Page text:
On August 5, attorneys filed an amended complaint against the Commerce Department noting that the EEOC had warned the Census Bureau in advance that its hiring procedures could result in “massive” racial and ethnic discrimination. In seeking to fill more than one million temporary jobs earlier this year, the Census Bureau subjected all applicants to an FBI records check and required that they provide written proof of the dispositions for any arrests or convictions.
Although people with criminal records are not specifically protected under the 1964 Civil Rights Act, using such criteria to deny employment has been found to have disparate impact on certain protected groups, and is therefore discriminatory.
In the lawsuit, which was brought by a coalition of civil rights organizations, attorneys allege that African Americans, Latinos and Native Americans who applied for Census jobs were at a disadvantage, since since these ethnicities experience a disproportionate number of arrests relative to their populations in the U.S.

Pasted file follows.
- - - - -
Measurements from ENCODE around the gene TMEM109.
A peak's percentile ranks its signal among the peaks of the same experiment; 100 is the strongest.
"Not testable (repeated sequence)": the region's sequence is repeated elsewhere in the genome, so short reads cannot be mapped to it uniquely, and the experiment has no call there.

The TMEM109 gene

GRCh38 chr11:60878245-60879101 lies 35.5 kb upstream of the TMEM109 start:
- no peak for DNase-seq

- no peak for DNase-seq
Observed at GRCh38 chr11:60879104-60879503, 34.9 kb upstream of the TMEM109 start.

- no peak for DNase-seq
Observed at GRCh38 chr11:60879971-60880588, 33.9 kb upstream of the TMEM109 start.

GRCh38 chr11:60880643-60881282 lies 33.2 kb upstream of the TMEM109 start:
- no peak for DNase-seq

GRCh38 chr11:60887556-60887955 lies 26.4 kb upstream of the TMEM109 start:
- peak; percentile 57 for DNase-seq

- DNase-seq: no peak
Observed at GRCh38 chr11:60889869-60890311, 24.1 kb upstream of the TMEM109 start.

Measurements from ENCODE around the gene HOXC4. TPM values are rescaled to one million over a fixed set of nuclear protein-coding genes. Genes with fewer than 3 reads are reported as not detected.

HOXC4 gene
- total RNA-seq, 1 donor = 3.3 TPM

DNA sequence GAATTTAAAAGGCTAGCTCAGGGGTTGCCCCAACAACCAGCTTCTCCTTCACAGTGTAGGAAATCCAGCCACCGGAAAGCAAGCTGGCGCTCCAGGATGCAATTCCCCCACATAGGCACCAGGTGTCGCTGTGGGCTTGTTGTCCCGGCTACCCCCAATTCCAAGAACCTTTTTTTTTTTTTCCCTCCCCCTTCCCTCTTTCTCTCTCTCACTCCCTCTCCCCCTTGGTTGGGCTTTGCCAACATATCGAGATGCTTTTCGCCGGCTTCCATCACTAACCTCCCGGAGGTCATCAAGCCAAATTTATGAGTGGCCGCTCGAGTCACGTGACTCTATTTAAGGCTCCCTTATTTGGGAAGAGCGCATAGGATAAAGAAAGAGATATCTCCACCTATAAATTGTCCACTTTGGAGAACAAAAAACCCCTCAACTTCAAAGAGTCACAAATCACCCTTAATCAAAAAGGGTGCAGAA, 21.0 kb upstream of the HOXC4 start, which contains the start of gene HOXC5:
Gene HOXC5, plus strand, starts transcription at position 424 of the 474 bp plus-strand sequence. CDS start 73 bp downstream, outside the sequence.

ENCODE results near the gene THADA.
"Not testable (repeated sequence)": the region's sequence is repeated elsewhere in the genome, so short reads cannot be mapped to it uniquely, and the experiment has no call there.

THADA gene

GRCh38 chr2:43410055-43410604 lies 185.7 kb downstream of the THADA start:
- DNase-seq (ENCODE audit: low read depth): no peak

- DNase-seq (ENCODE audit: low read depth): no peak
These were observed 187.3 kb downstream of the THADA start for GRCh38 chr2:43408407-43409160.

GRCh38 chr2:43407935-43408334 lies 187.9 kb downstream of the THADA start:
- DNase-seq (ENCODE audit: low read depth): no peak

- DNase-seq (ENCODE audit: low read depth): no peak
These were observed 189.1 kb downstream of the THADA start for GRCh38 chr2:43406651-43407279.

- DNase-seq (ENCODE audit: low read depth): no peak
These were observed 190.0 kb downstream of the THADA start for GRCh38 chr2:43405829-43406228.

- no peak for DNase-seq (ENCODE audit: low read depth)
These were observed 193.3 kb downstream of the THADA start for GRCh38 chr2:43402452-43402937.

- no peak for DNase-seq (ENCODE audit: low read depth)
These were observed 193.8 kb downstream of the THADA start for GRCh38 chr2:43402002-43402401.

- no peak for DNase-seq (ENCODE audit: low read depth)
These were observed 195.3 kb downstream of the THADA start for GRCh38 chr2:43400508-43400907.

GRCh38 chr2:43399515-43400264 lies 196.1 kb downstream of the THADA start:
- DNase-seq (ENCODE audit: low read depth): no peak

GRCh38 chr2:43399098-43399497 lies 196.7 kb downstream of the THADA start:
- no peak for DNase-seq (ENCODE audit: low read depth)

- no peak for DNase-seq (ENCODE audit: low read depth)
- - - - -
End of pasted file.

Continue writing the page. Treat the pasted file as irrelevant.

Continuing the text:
Ironically, under the Census Bureau’s hiring procedures some applicants who actually worked during the 1990 Census were denied jobs this time around. Due to the ease of background checks, this also has become a problem in private industry, as laid off individuals – many of whom have been working productively for years – find old offenses coming back to haunt them in their job search.
As I wrote earlier, the EEOC is working to come up with new guidelines regarding the use of criminal records in screening. In general, employers are barred from using blanket bans and should be taking into account whether an offense relates to the work being done, as well as the individual’s suitability for the job. It may be justifiable, for example, for a company to decline to hire someone convicted of theft or embezzlement as an accountant or cashier. It’s less defensible to use an arrest record as a reason not to hire someone for such a job because they were convicted of a drug or alcohol charge, particularly if they’ve completed treatment and remained clean.
Let’s hope the EEOC comes out with something in writing soon. Perhaps these new guidelines might be more difficult to ignore.